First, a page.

Director Spike Lee wins a lot of battles in his new film, the World War II–set “Miracle at St. Anna,” but he ultimately loses the war. A powerful cast delivers, and many individual sequences stand out, so it’s too bad that the sum total of the project feels so muddled and excessive.
The film begins in 1983, with elderly veteran and post office employee Hector Negron (Laz Alonso) recognizing an old man who steps up to his window and then shooting that man in the chest with a German luger. The mystery deepens when the police find the long-lost head from a priceless Italian statue in Hector’s apartment. An eager young cub reporter (Joseph Gordon-Levitt, saddled with gee-whiz dialogue that even Dick Powell might have choked on) tries to get Hector to tell his story, but he won’t talk. He does, however, vault into a flashback that takes up most of the film.
Hector was a radio man with the African-American Buffalo Soldiers during World War II, and we see several companies trying in vain to cross a river in Italy, where Nazi snipers pick most of them off. Hector makes it across with three fellow soldiers — Staff Sergeant Staples (Derek Luke), ladies’ man Bishop Cummings (Michael Ealy) and the hulking and good-natured Pvt. Train (Omar Benson Miller) — but since their redneck commanding officer refuses to believe that they actually made it across, he provides them with no backup.
Train rescues 8-year-old Angelo (Matteo Sciabordi) from a barn, and he seems to bring the soldiers good luck. The quintet arrives at a small Italian village surrounded by Nazis and tries to figure out their next step, eventually getting tied up with a group of partisans while Staples and Cummings compete for the attentions of the beautiful Renata (Valentina Cervi).
Screenwriter James McBride adapts his own novel, and that’s one of the script’s many problems — there’s an army of minor characters, subplots, red herrings and MacGuffins that could easily have been jettisoned, but McBride obviously loves his own creation too much to trim it down. (“Miracle at St. Anna” runs an unwieldy 160 minutes — someone like Sam Fuller could have delivered an 85-minute film that covered all the bases.)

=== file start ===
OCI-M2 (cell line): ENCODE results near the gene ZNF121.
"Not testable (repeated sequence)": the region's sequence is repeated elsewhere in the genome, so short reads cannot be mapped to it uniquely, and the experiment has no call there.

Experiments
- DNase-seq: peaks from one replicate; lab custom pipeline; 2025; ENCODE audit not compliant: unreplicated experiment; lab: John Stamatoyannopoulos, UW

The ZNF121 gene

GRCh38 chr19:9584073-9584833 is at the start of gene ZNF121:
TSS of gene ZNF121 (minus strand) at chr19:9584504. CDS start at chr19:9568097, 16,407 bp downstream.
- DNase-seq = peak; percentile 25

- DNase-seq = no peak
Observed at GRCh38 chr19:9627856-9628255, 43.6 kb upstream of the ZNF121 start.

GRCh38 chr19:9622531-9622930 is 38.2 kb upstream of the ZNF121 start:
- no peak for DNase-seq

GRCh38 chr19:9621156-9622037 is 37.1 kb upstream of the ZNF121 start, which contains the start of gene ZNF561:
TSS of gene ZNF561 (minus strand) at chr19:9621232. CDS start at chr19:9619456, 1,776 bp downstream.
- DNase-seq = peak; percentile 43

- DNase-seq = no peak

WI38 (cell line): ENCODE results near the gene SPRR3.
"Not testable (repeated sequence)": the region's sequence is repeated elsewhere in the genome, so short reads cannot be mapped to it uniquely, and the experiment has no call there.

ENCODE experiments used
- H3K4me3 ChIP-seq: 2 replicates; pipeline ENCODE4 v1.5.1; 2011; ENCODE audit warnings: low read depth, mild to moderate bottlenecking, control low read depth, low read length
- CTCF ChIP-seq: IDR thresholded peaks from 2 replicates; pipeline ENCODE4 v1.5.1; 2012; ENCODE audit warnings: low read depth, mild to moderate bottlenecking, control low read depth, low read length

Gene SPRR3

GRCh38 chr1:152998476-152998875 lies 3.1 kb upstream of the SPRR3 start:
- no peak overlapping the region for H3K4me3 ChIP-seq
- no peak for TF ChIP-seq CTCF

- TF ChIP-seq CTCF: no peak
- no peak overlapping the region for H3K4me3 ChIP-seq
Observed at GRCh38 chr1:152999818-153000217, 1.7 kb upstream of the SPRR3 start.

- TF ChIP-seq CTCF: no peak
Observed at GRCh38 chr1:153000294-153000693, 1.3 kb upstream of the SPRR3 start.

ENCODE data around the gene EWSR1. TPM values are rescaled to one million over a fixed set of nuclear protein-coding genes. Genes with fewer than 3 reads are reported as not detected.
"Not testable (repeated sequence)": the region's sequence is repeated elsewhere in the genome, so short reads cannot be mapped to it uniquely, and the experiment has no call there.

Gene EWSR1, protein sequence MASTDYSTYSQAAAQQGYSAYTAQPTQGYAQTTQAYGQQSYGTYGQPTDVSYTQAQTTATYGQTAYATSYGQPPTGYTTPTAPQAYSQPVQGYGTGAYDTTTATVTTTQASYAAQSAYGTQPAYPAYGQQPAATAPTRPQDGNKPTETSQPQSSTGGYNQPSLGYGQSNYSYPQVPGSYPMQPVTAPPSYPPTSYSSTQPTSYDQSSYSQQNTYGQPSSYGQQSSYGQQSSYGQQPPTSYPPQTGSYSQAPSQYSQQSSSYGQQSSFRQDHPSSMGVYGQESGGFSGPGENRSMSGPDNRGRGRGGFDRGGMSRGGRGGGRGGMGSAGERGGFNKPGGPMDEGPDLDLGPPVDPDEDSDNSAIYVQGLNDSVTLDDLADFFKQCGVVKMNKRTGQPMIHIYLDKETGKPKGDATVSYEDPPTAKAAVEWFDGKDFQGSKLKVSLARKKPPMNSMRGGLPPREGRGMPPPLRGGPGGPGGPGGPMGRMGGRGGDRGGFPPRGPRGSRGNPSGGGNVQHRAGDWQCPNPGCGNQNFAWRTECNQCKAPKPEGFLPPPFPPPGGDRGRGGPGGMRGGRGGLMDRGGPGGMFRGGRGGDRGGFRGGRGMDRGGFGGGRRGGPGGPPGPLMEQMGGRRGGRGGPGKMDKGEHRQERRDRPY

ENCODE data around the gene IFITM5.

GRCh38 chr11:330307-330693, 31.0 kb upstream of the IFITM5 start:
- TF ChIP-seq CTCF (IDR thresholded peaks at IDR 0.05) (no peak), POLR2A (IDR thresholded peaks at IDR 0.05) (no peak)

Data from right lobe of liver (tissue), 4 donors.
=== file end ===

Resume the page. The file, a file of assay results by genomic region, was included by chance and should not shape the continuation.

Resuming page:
In addition to some Screenwriting 101 mistakes — this is Hector’s flashback, but it contains many sequences and conversations he couldn’t possibly have known about — the script never states its points about racism when it can overstate them. The men have conversations about the roles of blacks in American society that play like didactic platitudes stitched together, and the scenes of institutionalized racism would feel more effectively disturbing if they were presented as business-as-usual and not flecked with cracker spittle.
Still, there are moments that transcend the film’s problems, including the devastatingly graphic battle sequences, a horrifying massacre of innocents, and the propaganda broadcasts of “Axis Sally” (Alexandra Maria Lara), who urges the Buffalo Soldiers to stop fighting for a country that treats them like second-class citizens. Many of the quieter moments between characters (Staples and Renata, Tree and Angelo, etc.) also hit just the right note. While the cast is uniformly excellent, it’s worth highlighting Sciabordi’s moving and underplayed turn — it’s one of the best juvenile performances in recent memory.
More’s the pity, then, that those great moments are ultimately outweighed by the ones that don’t work, all the way to the would-be tearjerking climax. Lee’s creative passion is apparent throughout “Miracle at St. Anna,” but the screenplay lets him, and the audience, down.